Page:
I have received a letter from you and a box of biscuits all right. I got them on Christmas morning and you can bet how pleased I was. I have also had a letter from Kate she said she was having a holiday this Christmas the first for seven years. I hope she enjoys herself. I’m sorry to hear that Mr. Thomas’s son as got killed what date did it happen. I have had a letter from Mrs. Higgins I shall write back as soon as possible. Ethel says Connie has not been very well lately but I hope she gets on alright. I am pleased to here you are getting on all right and very happy. I hope you enjoyed yourself this Christmas. They all seem to be well again at home except Connie and I think she will be alright. Glad you liked the card I sent you. I thought it would suit alright. It is very cold out here at night but it is alright at daytime. Write back as soon as you can and let me know how you are getting on.

With best love from



Anonymous said...

It's understandable, I imagine, but Harry sounds so very lonely for his family. Almost as if, by merely writing each of thier names, he can somehow bring them closer. Most people today, with constant contact possible through cell phones and email, will find it hard to relate to his being so removed from his loved ones.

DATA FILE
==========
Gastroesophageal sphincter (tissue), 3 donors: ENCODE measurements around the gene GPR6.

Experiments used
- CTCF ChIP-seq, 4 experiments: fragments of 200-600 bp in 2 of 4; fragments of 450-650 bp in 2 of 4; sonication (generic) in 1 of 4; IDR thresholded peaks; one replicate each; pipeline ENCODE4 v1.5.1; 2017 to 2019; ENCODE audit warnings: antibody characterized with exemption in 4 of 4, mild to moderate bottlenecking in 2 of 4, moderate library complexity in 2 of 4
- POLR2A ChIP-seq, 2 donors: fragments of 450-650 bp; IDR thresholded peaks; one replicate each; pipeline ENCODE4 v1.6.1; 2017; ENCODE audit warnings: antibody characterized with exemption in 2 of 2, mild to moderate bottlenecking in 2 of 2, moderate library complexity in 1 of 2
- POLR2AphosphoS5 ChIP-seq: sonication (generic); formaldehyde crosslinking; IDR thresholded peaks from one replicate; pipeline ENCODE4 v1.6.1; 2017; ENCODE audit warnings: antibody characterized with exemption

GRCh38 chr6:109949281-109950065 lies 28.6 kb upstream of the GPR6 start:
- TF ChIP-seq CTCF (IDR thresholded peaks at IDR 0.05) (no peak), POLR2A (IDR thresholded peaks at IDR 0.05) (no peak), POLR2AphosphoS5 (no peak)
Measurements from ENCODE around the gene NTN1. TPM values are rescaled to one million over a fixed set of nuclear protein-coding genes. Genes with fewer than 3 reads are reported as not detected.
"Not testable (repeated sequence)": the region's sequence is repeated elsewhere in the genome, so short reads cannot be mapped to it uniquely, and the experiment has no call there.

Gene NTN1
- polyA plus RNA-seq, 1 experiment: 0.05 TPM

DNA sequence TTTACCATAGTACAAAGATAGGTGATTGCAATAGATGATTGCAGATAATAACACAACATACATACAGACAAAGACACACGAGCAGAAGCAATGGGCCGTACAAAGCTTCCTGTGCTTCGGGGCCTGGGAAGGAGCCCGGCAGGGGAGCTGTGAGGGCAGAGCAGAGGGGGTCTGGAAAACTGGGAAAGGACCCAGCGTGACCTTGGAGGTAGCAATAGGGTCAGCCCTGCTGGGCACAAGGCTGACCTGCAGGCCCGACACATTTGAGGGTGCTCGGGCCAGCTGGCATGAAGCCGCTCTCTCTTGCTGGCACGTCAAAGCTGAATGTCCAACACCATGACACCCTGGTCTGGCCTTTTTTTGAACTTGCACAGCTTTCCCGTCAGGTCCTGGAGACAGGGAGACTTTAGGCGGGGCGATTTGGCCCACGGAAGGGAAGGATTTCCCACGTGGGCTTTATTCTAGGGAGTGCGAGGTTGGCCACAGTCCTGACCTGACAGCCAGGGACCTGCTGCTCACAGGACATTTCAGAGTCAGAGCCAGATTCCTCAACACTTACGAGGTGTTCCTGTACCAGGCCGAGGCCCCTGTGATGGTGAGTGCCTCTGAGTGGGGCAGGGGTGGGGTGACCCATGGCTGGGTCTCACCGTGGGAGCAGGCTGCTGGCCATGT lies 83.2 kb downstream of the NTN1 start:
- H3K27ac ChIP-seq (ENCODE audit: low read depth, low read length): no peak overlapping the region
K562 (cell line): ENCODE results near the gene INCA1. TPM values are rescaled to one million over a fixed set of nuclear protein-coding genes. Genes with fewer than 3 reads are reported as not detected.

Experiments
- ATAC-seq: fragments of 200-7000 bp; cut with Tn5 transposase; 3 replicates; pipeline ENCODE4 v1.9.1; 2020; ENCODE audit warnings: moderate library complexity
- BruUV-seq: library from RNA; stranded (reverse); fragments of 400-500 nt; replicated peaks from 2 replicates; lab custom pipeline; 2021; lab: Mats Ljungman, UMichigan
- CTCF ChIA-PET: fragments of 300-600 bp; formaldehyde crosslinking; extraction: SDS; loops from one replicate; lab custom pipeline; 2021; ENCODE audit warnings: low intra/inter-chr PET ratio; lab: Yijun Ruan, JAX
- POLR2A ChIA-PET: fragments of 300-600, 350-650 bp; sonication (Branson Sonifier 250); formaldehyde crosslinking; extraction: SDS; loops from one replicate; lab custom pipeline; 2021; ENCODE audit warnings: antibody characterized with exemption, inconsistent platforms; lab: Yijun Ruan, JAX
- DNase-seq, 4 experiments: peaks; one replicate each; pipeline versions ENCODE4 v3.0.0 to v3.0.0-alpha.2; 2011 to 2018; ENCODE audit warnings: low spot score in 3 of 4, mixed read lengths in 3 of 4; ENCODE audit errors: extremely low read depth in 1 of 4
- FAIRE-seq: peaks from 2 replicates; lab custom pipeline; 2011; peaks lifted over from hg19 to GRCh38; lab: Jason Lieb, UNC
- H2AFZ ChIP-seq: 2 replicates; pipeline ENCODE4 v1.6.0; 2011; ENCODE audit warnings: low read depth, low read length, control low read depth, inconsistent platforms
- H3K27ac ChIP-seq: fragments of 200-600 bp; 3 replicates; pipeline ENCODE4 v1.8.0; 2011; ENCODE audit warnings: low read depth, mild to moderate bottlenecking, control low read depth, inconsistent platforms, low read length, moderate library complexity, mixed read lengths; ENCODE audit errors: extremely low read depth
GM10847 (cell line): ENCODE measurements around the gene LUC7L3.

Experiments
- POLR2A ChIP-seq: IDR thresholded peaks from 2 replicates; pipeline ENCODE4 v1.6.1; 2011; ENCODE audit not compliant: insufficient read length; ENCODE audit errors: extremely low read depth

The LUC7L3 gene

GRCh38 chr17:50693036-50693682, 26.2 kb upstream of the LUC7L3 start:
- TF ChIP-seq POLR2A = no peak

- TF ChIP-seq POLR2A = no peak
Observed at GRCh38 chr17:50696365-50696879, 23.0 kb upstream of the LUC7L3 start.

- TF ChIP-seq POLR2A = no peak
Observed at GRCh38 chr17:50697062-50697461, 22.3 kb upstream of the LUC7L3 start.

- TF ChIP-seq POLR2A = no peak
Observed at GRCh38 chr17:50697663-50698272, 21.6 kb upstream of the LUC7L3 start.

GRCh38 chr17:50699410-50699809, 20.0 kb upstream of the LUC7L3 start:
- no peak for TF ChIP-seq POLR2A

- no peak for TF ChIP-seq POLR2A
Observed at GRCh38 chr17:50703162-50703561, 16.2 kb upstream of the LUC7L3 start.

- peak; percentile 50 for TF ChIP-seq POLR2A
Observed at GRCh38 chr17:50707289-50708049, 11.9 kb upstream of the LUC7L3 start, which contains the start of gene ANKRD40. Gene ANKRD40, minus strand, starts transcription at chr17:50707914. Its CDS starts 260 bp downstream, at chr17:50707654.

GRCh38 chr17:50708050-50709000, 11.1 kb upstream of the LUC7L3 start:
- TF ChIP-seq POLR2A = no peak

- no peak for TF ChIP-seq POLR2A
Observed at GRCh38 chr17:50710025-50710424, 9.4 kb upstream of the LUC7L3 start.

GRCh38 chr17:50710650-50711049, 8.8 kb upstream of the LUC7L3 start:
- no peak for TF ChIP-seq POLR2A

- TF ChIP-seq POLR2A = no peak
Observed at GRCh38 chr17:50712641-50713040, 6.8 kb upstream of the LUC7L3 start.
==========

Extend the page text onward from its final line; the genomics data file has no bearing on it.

But for those who want to get a bit of a feel for Harry's isolation: try, for just one week!, not to have ANY cellphone, text messaging, email, facebook/myspace, or internet contact with your own friends and family.

-Gustav's great-granddaughter

Jimmy Pellas said...

Very interesting and educational idea .

will be checking Harry's world more often . Sad that it was called the 'great war' and 'the war to end all wars' and after all these years we now have 20 year old present day soldier/bloggers contacting this blog from Iraq............

Anonymous said...